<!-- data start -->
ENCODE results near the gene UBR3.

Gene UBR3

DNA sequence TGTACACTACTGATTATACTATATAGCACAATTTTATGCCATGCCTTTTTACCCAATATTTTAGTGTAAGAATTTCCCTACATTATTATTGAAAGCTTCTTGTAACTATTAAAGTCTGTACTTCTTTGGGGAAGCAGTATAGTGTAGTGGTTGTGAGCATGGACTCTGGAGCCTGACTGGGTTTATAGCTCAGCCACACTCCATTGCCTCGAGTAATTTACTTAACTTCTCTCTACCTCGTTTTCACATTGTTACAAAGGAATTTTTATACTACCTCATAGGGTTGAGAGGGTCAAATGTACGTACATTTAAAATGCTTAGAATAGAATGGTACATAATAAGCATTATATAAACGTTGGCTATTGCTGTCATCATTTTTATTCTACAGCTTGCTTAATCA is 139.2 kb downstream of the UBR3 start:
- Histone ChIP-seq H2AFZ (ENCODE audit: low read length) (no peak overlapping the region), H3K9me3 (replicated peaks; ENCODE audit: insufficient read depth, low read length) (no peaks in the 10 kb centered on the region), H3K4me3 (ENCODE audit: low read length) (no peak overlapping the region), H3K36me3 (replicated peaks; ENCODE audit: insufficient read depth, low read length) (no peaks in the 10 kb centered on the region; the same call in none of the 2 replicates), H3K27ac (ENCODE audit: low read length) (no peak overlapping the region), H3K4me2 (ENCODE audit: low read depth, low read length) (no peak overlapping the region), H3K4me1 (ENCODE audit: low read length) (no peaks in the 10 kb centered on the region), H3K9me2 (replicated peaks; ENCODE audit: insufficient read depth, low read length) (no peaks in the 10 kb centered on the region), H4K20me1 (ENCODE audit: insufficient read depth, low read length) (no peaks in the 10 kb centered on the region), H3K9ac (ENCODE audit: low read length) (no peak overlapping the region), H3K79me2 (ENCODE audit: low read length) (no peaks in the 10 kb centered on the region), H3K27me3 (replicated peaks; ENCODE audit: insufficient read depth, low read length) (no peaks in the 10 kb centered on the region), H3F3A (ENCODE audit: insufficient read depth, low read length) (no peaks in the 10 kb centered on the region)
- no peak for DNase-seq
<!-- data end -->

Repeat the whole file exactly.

ENCODE results near the gene UBR3.

Gene UBR3

DNA sequence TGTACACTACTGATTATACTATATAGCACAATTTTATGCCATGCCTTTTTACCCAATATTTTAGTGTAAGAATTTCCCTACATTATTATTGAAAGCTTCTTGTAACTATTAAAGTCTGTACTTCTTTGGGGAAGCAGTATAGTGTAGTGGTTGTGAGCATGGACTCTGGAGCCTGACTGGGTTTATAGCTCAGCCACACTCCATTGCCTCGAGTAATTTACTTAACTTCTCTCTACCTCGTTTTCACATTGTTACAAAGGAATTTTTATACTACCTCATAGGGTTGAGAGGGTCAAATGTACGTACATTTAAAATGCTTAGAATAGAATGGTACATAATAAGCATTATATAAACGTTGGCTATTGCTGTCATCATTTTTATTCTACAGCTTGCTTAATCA is 139.2 kb downstream of the UBR3 start:
- Histone ChIP-seq H2AFZ (ENCODE audit: low read length) (no peak overlapping the region), H3K9me3 (replicated peaks; ENCODE audit: insufficient read depth, low read length) (no peaks in the 10 kb centered on the region), H3K4me3 (ENCODE audit: low read length) (no peak overlapping the region), H3K36me3 (replicated peaks; ENCODE audit: insufficient read depth, low read length) (no peaks in the 10 kb centered on the region; the same call in none of the 2 replicates), H3K27ac (ENCODE audit: low read length) (no peak overlapping the region), H3K4me2 (ENCODE audit: low read depth, low read length) (no peak overlapping the region), H3K4me1 (ENCODE audit: low read length) (no peaks in the 10 kb centered on the region), H3K9me2 (replicated peaks; ENCODE audit: insufficient read depth, low read length) (no peaks in the 10 kb centered on the region), H4K20me1 (ENCODE audit: insufficient read depth, low read length) (no peaks in the 10 kb centered on the region), H3K9ac (ENCODE audit: low read length) (no peak overlapping the region), H3K79me2 (ENCODE audit: low read length) (no peaks in the 10 kb centered on the region), H3K27me3 (replicated peaks; ENCODE audit: insufficient read depth, low read length) (no peaks in the 10 kb centered on the region), H3F3A (ENCODE audit: insufficient read depth, low read length) (no peaks in the 10 kb centered on the region)
- no peak for DNase-seq